Tuesday, January 26, 2021

Containers: Visualization throughout the years

Posted by Kyle Carreau

As the worlds of IT and OT continue to blend, the factory floor is starting to see more IT focused technologies. First, with the introduction of Ethernet based protocols to the shop floor, then with managed switches, routers, and network management systems. At this point, most are familiar with Cloud/Edge technologies, with companies like Microsoft Azure or AWS, and the immense value they bring to achieving the highly sought after “Industry 4.0” factory. However, some companies will find themselves in pilot purgatory; their proof of concept showed tremendous business value, but they failed to solve a key IIoT challenge – scalability. This is where Containerization and Container orchestration, popular IT technologies, can be applied in an OT environment and solve the scalability challenge.

Back in the early days, many SCADA or other OT software deployments ran on physical servers. While this solution is still viable, there are downfalls in terms of resource allocation, ease of deployment, management, and overall cost. Fast forward a bit, and virtualization software, like VMware, becomes introduced into the OT space to mitigate some of the downfalls of having only physical servers. With virtualization technology, multiple virtual machines (VMs) could run on a single physical server. Each of these VMs included their own operating system (independent from the host OS), bin/libraries, and different applications installed on them. This allowed the OT space to create architectures that were more distributed and robust, on a single piece of hardware. This solution is pretty much the standard in OT environments, but there are limitations when we start to move towards the edge.

Virtualized environments can be extremely “heavy” for some simple deployments. For example, if you wanted to deploy a lightweight application (let’s say Thingworx Kepware Server) on a single VM, that VM would contain a full instance of a Windows Operating System, along with a handful of services and processes that are not critical for TKS to run. Essentially, you now have wasted resources that are taking up a large amount of space. In a cloud/edge architecture, your edge hardware is typically going to be more “lightweight” in terms of CPU size and RAM – this is mostly due to reducing the overall cost of a large scaled system. So now the problem presents itself; we need to be able to deploy our software to these edge devices without sacrificing functionality but deploying multiple VMs is going to be too “heavy” for the edge device.  This is where containers steps in.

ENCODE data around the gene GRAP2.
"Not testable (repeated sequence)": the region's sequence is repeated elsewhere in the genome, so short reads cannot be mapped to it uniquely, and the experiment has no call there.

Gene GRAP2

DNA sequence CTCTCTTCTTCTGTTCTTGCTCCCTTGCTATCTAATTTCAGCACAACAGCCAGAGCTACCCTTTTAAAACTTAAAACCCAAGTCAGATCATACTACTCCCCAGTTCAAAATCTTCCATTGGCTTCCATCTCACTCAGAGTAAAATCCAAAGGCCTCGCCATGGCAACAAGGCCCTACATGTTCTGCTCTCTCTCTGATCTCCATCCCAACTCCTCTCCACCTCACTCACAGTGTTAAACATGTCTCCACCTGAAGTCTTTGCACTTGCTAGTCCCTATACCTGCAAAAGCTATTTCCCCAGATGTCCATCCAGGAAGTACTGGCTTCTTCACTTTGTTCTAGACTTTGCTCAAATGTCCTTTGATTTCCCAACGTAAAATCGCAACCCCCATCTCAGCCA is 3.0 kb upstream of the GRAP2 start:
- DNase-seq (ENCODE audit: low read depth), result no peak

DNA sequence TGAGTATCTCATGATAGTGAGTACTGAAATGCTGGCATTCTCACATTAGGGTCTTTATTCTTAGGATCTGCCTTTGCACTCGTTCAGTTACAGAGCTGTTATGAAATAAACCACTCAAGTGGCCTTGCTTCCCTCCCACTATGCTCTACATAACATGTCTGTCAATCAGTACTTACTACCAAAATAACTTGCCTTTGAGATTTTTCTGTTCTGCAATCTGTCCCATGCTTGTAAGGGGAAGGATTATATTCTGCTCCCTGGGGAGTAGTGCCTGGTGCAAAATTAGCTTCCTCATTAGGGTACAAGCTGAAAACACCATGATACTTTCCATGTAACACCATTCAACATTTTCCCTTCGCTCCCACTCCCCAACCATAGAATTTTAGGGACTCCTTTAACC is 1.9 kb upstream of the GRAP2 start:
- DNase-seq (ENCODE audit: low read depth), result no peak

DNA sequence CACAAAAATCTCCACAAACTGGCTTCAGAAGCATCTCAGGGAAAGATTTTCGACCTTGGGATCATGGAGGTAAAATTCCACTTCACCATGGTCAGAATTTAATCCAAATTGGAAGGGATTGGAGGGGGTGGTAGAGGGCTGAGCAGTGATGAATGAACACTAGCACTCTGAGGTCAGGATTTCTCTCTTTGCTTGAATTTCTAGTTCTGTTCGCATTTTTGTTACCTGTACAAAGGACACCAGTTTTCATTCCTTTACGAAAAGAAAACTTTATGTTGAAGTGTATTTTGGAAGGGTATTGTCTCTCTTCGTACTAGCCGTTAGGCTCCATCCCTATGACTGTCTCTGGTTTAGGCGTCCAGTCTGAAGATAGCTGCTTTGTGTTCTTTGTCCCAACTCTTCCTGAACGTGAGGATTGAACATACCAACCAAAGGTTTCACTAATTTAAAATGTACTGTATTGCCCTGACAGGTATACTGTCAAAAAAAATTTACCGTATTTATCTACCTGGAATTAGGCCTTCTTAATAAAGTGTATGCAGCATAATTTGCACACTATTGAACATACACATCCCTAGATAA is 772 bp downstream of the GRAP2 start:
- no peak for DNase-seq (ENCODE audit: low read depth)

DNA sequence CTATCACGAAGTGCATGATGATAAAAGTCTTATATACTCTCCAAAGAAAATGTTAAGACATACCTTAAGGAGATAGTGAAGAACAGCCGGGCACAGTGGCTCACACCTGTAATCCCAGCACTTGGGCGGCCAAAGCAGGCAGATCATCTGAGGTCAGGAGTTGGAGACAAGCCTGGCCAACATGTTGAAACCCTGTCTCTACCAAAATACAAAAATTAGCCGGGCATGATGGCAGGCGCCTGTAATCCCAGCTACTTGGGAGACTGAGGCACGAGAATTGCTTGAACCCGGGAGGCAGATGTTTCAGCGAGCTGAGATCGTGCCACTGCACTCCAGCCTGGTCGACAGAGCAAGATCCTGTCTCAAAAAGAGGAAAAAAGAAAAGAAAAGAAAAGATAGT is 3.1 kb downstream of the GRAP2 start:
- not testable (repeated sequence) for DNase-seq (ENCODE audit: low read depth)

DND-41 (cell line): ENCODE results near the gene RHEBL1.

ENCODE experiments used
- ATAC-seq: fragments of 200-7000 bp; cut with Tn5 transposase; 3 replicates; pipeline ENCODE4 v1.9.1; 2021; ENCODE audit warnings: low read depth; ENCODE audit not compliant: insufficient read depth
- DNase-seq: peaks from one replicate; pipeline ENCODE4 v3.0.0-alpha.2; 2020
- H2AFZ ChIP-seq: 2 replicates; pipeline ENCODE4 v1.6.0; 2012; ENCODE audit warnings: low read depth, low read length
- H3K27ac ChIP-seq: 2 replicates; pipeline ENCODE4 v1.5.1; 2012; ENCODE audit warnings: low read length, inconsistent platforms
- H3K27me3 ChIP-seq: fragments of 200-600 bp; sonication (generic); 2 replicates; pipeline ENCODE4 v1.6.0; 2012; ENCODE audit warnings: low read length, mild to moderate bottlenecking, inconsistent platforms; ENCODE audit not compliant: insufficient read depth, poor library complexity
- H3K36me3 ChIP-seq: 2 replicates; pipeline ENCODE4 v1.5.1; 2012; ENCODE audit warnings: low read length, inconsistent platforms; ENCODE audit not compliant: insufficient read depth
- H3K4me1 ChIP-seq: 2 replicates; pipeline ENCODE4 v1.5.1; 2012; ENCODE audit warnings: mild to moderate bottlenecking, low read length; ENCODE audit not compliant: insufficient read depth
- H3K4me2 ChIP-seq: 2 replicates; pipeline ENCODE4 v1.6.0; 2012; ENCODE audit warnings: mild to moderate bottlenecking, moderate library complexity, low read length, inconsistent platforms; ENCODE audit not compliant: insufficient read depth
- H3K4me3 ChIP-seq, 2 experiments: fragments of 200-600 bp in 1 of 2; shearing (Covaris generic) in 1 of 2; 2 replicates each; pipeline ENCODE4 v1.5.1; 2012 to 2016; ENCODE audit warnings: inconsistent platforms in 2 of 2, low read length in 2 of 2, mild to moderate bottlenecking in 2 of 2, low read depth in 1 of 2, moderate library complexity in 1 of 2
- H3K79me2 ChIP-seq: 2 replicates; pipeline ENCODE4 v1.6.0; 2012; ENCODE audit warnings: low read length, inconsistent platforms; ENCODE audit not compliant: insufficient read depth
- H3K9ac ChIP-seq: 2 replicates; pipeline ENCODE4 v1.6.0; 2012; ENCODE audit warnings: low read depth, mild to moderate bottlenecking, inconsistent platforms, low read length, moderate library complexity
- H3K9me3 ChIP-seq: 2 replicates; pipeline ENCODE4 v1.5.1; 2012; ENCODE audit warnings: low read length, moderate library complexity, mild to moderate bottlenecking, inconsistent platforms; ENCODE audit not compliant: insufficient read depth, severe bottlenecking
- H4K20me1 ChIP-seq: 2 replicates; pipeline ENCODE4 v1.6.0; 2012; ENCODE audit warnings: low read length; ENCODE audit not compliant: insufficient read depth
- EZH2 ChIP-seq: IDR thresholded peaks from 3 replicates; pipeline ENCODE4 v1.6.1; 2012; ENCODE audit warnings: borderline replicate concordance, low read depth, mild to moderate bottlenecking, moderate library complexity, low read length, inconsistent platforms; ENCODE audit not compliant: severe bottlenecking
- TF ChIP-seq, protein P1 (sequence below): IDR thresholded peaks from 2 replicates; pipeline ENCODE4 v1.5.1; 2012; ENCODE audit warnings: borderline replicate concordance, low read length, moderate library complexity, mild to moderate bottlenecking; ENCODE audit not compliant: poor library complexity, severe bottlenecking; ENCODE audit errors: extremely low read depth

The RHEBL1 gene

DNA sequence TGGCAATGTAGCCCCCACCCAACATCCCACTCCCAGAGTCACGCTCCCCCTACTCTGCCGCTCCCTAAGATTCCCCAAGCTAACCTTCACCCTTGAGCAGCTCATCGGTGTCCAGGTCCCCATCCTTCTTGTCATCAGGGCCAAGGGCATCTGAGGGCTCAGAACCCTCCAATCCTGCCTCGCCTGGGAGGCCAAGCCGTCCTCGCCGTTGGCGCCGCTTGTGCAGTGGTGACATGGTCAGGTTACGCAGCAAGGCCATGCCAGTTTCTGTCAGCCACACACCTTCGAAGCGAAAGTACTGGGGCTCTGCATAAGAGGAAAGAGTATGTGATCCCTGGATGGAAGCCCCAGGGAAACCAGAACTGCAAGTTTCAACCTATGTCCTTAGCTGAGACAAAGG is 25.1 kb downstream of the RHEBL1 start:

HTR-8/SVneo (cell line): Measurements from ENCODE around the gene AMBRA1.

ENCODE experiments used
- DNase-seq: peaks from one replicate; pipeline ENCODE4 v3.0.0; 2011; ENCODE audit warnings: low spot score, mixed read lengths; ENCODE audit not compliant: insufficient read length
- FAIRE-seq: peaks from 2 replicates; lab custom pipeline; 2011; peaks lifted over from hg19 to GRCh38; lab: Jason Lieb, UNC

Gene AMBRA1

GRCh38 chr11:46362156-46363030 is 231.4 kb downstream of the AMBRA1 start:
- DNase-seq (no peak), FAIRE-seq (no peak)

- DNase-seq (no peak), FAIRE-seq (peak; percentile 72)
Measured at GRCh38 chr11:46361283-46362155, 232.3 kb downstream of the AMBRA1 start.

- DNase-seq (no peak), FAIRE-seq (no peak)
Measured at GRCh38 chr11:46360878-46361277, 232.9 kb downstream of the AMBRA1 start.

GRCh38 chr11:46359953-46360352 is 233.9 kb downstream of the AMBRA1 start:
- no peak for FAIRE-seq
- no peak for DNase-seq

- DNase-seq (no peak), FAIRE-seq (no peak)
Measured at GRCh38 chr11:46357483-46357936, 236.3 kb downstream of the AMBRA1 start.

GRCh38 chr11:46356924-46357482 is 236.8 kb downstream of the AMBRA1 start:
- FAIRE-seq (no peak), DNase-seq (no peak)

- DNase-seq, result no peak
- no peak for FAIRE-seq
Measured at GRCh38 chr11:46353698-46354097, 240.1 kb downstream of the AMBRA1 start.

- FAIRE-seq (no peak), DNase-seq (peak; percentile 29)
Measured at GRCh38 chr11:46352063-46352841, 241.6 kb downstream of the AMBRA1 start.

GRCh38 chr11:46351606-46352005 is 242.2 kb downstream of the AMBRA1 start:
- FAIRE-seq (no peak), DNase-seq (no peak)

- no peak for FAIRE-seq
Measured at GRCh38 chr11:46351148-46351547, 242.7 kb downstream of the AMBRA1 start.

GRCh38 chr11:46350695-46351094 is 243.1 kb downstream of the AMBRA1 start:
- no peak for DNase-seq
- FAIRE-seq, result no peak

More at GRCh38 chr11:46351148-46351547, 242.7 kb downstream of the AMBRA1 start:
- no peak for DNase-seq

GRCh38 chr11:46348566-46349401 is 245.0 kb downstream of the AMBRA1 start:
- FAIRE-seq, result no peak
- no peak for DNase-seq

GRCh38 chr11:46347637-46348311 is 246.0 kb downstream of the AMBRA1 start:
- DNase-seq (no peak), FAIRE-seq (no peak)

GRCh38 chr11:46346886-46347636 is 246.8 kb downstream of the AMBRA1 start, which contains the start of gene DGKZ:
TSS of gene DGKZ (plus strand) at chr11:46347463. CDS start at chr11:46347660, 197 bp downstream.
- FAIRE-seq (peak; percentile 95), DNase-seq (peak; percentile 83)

Think of a container as a single application running on an OS – but only utilizing the resources it needs from that OS. At the very highest level, it is a VM that is “trimmed of the fat”.  What this means, is that we can deploy more applications on edge hardware because the containerized application is not dependent on a full virtualized operating system. Companies like Microsoft Azure and AWS are utilizing open sourced technology from Kubernetes to help their customers deploy, manage, and build containers, as well as conduct “container orchestration”.

The latest release of Thingworx Kepware Edge (v1.2) is available as a docker container. While TKE in a container will help companies solve their connectivity and scalability challenges, we are a small part of the overall infrastructure. This technology is new to the OT world, and we would encourage you and your customers to research technologies like Docker and Kubernetes and explore different ways to architect an overall IoT solution. At the end of the day, Kepware’s focus and expertise will always be in industrial connectivity, but we will continue to adapt to the ever evolving IoT space.